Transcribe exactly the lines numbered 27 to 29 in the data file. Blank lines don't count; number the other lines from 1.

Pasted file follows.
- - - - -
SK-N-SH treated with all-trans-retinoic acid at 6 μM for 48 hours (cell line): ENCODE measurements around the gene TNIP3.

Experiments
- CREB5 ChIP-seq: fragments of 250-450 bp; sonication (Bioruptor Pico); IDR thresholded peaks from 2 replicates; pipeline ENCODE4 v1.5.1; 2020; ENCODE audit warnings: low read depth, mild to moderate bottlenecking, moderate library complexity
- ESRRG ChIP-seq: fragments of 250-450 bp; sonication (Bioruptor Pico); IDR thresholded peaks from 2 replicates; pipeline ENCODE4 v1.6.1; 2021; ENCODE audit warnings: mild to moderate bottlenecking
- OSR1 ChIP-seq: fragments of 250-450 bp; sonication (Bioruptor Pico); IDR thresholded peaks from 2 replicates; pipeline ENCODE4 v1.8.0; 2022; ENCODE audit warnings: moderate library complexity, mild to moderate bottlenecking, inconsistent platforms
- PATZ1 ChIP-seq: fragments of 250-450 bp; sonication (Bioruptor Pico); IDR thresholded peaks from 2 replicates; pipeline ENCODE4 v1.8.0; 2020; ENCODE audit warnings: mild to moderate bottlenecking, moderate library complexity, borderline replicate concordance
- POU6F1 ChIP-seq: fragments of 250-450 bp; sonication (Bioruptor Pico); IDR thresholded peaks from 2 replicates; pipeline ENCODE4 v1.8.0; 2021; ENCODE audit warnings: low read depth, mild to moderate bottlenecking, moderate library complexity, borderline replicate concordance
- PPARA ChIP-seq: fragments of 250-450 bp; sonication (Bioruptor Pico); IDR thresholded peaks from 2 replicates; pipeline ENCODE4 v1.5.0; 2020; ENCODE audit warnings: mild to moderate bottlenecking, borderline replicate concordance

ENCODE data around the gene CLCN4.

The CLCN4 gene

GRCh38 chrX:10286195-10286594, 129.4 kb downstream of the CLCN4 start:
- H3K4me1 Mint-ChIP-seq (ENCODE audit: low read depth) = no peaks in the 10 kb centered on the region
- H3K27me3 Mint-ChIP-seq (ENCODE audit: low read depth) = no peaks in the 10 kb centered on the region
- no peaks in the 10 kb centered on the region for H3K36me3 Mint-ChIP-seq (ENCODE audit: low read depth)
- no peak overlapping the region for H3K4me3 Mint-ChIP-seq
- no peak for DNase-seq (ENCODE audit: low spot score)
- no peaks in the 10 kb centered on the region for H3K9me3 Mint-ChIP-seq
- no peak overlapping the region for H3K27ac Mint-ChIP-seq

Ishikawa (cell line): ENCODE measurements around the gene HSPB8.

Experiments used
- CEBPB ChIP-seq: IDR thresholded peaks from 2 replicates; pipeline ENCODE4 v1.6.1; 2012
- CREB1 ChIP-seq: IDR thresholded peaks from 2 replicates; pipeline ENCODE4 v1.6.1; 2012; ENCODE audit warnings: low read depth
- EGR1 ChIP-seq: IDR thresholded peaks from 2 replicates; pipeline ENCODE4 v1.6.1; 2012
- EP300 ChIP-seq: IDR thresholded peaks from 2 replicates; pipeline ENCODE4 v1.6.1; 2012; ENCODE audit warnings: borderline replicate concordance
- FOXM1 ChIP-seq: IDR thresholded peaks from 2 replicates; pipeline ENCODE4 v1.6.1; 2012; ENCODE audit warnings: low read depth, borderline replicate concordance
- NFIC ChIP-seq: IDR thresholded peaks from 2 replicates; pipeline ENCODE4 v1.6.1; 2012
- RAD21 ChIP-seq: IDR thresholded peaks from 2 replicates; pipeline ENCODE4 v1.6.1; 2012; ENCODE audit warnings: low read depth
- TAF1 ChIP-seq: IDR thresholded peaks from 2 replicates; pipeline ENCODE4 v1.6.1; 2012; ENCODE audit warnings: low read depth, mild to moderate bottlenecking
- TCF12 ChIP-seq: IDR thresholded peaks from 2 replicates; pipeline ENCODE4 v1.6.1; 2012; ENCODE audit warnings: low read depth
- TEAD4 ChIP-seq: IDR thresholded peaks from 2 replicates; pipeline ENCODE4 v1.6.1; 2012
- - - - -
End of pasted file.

- RAD21 ChIP-seq: IDR thresholded peaks from 2 replicates; pipeline ENCODE4 v1.6.1; 2012; ENCODE audit warnings: low read depth
- TAF1 ChIP-seq: IDR thresholded peaks from 2 replicates; pipeline ENCODE4 v1.6.1; 2012; ENCODE audit warnings: low read depth, mild to moderate bottlenecking
- TCF12 ChIP-seq: IDR thresholded peaks from 2 replicates; pipeline ENCODE4 v1.6.1; 2012; ENCODE audit warnings: low read depth